JS: Yeah, so, there’s a few things. It’s helped me grow as a scientist in the sense that we have a monthly SACNAS meeting, the last Wednesday of every month at noon in the fourth floor conference room of EJMRB. But we before these meetings do a short science talk, and so all of our members are able to give a talk, and that’s important because you need to be able to communicate science to a diverse group. And so, our SACNAS members, some of them are undergraduates, some are graduate students, but even the graduate students are in different fields: some people are computation biologists, some are biochemists, some people are geneticists, and so SACNAS has helped me grow by allowing me to communicate my research to a broader audience and make it come alive for them. And that’s really important because a lot of the members have led me to resources that I would’ve had no idea about without them. And it’s also a great opportunity to kind of broaden your speaking, because some of our members went on to the SACNAS national conference, because it is a national organization – including Daniela – and they won presentation awards for their excellent oral presentations. And I think that a huge part of this is the fact that we present in our meetings. And it’s also made me realize my own potential. So, I think that one of the most surprising things in my development as a scientist is that I came to it really late. I didn’t really become passionate about science until college. I kinda thought I was gonna be a doctor because my mom was a nurse and I’d always been good at school, and so I thought, oh, I’ll just be an MD. And research was one of these things that I just had to check off of this list. So I went into this research lab, and I was so lucky to go in with this guy named Jerry Shields. And Dr. Shields was so passionate about science, he had been in science for what seemed like forever then, but he still loved it, and he still – any time you had a question that you would ask, he would say, “That’s a good question. We don’t know the answer. How would you answer it?” And so, as I started thinking about going to med school, I kinda realized I was really dreading it, and dreading the idea of just becoming a funnel for information instead of producing the information and asking the questions and guiding that path. And so at that point I decided to take a bit of a break, worked at a company for a while, and then I applied for grad school at the University of Utah, where I didn’t exactly know what I wanted to do and…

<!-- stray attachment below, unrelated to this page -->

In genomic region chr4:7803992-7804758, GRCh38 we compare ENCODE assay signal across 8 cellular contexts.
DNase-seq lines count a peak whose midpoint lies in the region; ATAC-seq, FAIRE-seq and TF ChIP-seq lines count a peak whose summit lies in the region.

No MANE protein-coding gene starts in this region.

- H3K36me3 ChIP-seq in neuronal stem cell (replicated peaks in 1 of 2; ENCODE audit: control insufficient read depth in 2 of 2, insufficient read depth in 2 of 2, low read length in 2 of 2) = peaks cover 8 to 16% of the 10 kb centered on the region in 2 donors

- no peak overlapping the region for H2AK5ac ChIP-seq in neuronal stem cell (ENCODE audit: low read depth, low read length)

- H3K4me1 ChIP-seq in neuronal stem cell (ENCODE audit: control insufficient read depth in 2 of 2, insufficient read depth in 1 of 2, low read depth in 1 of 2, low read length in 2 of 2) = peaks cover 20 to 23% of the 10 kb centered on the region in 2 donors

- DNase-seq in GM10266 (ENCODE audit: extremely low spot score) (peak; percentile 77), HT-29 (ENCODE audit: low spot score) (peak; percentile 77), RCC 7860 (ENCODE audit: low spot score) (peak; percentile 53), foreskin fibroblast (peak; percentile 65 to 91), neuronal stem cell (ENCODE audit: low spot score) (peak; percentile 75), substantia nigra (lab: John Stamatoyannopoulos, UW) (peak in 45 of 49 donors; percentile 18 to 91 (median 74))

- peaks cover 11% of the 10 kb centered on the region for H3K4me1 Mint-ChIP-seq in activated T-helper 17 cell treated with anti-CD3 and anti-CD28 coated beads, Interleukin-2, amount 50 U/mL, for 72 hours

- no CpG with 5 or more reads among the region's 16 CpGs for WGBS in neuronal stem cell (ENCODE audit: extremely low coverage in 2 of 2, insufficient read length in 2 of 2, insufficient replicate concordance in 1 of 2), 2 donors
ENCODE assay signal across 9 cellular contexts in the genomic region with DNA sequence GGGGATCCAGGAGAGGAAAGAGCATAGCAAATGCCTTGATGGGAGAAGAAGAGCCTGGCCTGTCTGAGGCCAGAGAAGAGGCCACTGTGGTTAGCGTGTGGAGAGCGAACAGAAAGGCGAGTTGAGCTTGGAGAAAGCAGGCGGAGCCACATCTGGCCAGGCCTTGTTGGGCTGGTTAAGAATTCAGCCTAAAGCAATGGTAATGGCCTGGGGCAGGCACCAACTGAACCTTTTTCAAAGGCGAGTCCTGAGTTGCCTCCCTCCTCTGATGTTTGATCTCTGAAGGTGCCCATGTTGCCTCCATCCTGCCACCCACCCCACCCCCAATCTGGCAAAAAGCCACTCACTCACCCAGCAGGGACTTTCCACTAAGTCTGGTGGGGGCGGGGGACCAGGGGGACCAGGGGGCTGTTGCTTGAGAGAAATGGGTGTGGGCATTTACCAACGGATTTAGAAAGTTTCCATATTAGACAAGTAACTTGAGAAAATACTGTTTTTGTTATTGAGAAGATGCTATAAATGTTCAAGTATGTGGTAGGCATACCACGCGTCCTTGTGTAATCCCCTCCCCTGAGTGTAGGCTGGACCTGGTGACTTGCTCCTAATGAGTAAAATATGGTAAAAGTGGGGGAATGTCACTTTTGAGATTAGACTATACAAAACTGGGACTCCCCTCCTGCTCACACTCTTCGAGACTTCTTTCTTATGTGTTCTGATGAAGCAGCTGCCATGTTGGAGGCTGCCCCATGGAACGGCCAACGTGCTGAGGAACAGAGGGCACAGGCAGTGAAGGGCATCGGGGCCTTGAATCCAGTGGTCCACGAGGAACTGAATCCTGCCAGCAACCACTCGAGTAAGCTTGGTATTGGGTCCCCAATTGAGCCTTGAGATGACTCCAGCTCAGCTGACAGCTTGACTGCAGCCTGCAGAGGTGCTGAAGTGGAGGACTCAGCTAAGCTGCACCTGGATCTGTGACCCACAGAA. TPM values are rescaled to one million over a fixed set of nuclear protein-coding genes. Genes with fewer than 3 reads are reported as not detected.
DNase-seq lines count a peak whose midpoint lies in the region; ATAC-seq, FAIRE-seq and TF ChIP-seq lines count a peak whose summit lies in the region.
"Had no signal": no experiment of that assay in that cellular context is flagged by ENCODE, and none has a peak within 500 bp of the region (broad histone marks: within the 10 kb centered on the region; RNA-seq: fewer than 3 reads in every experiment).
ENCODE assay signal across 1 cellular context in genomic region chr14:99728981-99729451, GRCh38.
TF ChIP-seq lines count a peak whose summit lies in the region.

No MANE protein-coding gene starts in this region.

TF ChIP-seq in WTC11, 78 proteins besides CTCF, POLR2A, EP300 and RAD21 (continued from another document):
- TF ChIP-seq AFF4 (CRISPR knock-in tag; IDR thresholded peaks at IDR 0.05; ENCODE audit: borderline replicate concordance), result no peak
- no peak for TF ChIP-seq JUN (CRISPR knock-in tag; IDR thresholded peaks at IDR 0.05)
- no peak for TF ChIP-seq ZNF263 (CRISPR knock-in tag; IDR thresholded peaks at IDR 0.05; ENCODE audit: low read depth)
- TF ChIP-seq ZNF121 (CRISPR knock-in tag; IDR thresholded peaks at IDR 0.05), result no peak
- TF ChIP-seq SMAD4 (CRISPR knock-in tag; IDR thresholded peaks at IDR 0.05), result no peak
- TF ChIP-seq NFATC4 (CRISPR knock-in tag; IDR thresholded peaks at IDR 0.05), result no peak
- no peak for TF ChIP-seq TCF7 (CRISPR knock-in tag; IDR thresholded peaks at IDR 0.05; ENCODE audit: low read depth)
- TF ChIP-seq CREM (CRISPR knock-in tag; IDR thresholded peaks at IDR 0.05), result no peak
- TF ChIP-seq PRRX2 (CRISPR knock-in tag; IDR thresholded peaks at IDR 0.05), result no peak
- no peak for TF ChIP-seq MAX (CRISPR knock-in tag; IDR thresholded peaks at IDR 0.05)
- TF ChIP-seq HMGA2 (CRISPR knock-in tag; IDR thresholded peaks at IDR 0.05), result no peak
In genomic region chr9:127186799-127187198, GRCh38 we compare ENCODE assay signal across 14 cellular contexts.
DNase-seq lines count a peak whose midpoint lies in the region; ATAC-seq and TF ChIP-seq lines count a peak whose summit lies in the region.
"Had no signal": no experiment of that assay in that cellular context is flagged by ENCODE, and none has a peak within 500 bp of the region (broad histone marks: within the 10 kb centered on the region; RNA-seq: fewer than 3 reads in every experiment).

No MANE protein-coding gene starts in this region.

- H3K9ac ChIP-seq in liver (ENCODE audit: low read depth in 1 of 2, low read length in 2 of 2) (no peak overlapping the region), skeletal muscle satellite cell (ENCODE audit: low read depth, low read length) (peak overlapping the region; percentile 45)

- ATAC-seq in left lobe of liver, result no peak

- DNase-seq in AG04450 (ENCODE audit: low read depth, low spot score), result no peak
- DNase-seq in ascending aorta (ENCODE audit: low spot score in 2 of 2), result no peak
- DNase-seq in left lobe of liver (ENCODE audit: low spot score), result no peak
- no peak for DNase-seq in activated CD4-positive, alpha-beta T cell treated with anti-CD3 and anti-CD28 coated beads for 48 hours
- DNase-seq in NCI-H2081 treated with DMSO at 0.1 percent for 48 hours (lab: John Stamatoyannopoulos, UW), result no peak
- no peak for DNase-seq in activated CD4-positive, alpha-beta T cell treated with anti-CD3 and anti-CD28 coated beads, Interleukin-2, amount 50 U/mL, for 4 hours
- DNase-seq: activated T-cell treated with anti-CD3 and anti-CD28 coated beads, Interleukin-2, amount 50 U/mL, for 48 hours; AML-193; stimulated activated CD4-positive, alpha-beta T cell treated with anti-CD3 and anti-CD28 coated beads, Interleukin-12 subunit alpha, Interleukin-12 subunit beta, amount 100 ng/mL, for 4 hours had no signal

PH: Can I ask you, based on my own position as sort of a figure from the university – I assume my bosses would want to know what made you want to apply here?
JS: [Laughing], Free admission? Free application? No – so, where I come from, family is really important to me, and Montana is actually quite close to Utah in the sense where, if there were an emergency, I could go home. And so some of the reasons I first became interested in science: my sister has both type 1 diabetes, but she also has Downs Syndrome. And there’s a really high correlation between the two, because people with Downs Syndrome have trisomy of the 21st chromosome, And the 21st chromosome encodes a lot of things, including beta amyloid protein, and that’s the protein that’s really important in Alzheimer’s, so they are more slated toward the development of early onset Alzheimer’s. And it’s also kind of a hub for a lot of immune genes, and so people with down syndrome are slated towards autoimmune diseases, including Type 1 diabetes. And so, she was the first thing that got me interested in science, but family and community are really important to me, and so the ability to go back home when my sister needs me or my mom needs me. So I guess that geographic default was the first thing that brought me here.
PH: But you were also mentioning some scientists…
JS: But there were also some really fantastic scientists. I mean, there are research institutes closer to my family, but the University of Utah is really excellent. We have leaders in the study of HIV in my own department, even; we have leaders in cancer research up at the Huntsman Center; we have leaders in epigenetics. All of these different fields, Utah is really at the cutting edge. And when I interviewed here, people were so friendly – and it kind of reminded me of walking into Dr. Shields’ lab for the first time. Everyone was really excited about what they did, ad they were really excited about what I was doing, because they were just excited about science and excited about questions. And it just seemed like a unique place to cultivate both that and love of life. Because I think people become so focused on how a scientist should be or what you need to do to be something, and, really, you’re given a lot of freedom here to be an individual and still be a scientist.
PH: DO you think that’s typical of science departments across the country, or is it more unique to the U.?
JS: I have found it at other science departments across the country, but I think that the way that we foster it is really unique. And I think that I’ve been able to appreciate it more through the development of SACNAS. So, the SACNAS chapter was founded three years ago by a few people who had been involved in it as undergraduates and seen the power it had in them with networking, because networking is such an important part of finding a future career. But we didn’t really have that, especially for minority students here, and so what I’ve been surprised by in starting that, is how supportive people have been. My professor, Claudio Villanueva, ended up being the faculty advisor to SACNAS. He is Nicaraguan and has a really rich history as both a minority in science and an excellent researcher. But, so what I’ve been surprised with is how much support we’ve had in the community through developing this organization. We’ve started things called SACNAS talks, and so many people – from the first one, where I think maybe 30 people went, now we have packed rooms, where people are standing outside, and a huge part of that is that the different departments have given us money, they’ve given us resources, like the ability to reserve conference rooms and things like that. And so I think what’s unique here at the University of Utah is the ability to be an individual and a scientist.
PH: So, thank you so much for being with us today, Judith Simcox. It’s been a real pleasure, and we wish you the best of luck in your continued studies.
JS: Well, best of luck to you, as well.
PH: Thank you.